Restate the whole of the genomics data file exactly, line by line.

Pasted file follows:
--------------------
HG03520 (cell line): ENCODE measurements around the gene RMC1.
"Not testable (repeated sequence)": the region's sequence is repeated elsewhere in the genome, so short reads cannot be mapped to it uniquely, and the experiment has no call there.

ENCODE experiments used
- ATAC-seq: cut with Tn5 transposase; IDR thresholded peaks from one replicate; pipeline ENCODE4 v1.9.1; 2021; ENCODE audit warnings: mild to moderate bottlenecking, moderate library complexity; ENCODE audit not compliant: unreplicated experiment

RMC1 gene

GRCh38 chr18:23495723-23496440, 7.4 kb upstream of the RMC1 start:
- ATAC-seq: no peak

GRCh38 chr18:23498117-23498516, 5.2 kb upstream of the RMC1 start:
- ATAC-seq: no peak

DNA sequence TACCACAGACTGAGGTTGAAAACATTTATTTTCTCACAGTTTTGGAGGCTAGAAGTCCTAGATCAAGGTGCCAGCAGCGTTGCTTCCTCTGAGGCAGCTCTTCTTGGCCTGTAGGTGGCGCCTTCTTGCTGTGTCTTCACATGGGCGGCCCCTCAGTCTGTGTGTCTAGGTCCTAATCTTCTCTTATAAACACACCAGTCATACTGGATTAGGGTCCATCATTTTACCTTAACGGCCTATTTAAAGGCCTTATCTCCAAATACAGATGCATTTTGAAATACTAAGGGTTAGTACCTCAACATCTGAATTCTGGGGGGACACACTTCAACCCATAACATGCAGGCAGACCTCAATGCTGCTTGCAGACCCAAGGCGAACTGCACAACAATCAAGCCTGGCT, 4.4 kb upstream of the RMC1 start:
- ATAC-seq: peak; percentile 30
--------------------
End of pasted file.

HG03520 (cell line): ENCODE measurements around the gene RMC1.
"Not testable (repeated sequence)": the region's sequence is repeated elsewhere in the genome, so short reads cannot be mapped to it uniquely, and the experiment has no call there.

ENCODE experiments used
- ATAC-seq: cut with Tn5 transposase; IDR thresholded peaks from one replicate; pipeline ENCODE4 v1.9.1; 2021; ENCODE audit warnings: mild to moderate bottlenecking, moderate library complexity; ENCODE audit not compliant: unreplicated experiment

RMC1 gene

GRCh38 chr18:23495723-23496440, 7.4 kb upstream of the RMC1 start:
- ATAC-seq: no peak

GRCh38 chr18:23498117-23498516, 5.2 kb upstream of the RMC1 start:
- ATAC-seq: no peak

DNA sequence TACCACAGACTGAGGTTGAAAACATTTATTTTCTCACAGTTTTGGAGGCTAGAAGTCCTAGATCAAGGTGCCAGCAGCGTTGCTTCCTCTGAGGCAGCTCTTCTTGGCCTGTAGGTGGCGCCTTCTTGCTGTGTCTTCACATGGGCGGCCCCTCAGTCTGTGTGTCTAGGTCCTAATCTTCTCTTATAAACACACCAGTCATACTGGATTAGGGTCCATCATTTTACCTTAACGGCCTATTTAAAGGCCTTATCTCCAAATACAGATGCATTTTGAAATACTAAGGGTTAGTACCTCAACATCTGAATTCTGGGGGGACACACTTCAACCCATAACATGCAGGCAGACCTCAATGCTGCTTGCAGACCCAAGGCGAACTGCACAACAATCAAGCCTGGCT, 4.4 kb upstream of the RMC1 start:
- ATAC-seq: peak; percentile 30